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I have derived from std::vector<int> (I know I shouldn't, but I just wanted to test it). Now I can instantiate it and assign some values:

MyVector v(5);
v[0]=3;

I even can return the value:

cout << v[0];

But how can I access the value(s) if I want to do some operations within the class? Something like:

int func(int a){
   return this->[0] + a; // EXAMPLE
}
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1  
return (*this)[0] + a; should work. – didierc May 14 '13 at 1:59
4  
(*this)[0], this->operator[](0), this->at(0) : note the last one does bounds checking and throws on out of bounds. – user1357649 May 14 '13 at 2:00
1  
@ThePhD: operator[](0) and at(0) work without this->. – Tony D May 14 '13 at 2:43
    
Very true, so he has a lot of choices. :D – user1357649 May 14 '13 at 5:10
up vote 3 down vote accepted

As stated in the comments under the question:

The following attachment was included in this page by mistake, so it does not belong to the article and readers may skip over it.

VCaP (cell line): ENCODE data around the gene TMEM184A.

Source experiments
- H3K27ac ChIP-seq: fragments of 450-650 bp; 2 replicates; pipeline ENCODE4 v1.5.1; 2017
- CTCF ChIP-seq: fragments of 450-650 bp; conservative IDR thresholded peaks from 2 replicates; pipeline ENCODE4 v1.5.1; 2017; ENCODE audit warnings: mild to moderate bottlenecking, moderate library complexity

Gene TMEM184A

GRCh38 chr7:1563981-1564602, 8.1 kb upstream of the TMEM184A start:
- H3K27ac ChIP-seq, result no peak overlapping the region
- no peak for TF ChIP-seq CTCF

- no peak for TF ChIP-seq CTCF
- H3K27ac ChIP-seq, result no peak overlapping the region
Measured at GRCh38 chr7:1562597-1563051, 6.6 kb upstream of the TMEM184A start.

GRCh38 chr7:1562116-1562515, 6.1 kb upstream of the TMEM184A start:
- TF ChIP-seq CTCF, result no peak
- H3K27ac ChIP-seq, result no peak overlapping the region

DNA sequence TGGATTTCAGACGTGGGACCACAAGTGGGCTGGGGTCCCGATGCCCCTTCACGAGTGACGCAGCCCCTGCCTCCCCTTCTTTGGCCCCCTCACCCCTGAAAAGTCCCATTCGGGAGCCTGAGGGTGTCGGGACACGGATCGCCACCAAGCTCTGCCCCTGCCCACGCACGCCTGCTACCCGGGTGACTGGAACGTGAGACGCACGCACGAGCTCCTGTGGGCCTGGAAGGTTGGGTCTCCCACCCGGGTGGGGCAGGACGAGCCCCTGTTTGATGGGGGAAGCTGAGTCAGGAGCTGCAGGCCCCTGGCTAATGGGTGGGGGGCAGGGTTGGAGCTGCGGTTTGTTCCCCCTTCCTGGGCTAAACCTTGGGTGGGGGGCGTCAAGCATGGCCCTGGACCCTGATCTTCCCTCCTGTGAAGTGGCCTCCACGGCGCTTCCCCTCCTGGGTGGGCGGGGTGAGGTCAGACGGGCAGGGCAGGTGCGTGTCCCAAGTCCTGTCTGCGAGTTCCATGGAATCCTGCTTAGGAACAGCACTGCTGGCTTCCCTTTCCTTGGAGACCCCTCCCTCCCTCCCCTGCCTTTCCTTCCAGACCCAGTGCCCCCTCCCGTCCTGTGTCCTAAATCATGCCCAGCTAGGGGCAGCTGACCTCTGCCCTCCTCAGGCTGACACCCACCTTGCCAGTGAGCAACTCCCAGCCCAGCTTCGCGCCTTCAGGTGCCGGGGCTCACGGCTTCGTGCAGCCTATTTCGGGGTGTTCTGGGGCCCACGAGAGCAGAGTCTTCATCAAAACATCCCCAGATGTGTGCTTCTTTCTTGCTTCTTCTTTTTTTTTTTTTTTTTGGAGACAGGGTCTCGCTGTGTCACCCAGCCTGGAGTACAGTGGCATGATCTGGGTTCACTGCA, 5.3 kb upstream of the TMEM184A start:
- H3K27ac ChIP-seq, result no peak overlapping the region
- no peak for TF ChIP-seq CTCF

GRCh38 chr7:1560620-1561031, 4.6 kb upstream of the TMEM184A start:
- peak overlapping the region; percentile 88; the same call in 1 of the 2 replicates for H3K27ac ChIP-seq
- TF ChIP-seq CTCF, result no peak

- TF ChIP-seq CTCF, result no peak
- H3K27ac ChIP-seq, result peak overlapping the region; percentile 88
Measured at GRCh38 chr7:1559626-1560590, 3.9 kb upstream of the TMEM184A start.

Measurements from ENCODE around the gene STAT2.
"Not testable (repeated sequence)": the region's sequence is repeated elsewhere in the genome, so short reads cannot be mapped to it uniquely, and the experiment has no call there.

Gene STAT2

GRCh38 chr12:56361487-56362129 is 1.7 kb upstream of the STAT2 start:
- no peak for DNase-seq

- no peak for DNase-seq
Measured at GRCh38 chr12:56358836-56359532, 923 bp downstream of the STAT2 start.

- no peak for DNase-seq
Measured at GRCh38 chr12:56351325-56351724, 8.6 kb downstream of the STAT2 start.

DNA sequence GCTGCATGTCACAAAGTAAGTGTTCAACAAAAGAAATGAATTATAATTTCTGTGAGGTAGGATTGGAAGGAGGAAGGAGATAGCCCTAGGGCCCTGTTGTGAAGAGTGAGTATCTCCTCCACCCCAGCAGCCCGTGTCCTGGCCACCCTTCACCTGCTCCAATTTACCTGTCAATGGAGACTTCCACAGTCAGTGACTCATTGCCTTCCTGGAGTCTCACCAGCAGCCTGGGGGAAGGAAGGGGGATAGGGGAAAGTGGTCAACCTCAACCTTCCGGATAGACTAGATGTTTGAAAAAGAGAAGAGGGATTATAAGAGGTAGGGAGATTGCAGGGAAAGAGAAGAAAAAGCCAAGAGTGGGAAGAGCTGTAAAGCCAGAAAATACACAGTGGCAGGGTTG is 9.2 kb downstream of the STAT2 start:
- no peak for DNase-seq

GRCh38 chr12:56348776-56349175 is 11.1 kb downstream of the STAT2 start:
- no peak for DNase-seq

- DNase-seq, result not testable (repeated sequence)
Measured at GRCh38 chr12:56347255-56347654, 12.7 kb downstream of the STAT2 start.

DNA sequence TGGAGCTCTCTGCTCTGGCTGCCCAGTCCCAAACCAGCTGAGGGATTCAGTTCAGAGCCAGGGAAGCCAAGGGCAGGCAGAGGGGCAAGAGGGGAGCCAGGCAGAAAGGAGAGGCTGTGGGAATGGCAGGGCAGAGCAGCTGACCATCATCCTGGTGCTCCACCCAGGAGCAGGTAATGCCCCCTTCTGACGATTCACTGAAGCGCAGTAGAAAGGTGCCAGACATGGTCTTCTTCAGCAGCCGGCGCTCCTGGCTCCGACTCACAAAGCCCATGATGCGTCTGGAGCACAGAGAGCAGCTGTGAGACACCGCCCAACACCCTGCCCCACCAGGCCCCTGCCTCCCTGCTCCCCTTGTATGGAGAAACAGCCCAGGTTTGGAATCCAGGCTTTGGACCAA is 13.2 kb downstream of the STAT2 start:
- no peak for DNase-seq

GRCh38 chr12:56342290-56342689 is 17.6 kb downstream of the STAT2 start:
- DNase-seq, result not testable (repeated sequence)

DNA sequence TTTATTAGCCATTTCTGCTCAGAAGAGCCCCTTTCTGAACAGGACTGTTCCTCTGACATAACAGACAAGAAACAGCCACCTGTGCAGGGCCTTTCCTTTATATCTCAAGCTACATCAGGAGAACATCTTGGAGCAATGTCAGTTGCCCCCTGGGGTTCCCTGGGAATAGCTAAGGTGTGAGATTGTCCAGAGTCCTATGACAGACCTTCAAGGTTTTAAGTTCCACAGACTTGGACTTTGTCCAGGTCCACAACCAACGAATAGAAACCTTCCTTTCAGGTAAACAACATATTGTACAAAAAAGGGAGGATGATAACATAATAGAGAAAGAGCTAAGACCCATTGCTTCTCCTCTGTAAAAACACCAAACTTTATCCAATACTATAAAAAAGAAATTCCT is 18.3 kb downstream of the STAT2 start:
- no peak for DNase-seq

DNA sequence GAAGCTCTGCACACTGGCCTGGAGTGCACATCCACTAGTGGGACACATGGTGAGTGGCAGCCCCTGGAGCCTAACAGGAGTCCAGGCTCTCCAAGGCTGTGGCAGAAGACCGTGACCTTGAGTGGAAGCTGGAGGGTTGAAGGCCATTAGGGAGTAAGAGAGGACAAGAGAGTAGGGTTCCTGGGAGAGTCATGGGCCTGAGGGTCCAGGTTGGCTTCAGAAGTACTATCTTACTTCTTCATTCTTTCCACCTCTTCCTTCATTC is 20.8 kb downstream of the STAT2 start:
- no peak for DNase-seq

return (*this)[0] + a; should work. – didierc 5 hours ago

Additionally, since vector lays out memory in a linear fashion (like an array) you can also access the memory which holds the values through a pointer, like so:

int *ptr = &(*this)[0];
// read an integer from the console into the 3rd element of the vector
scanf("%d", ptr + 2);

This can be useful if you have a vector of chars and you need to pass a char* to something like a string function, for example.

Be warned however, vector<bool> does not behave in the same way (the boolean values are stored internally in bitfields, not an array of bools, see http://isocpp.org/blog/2012/11/on-vectorbool).

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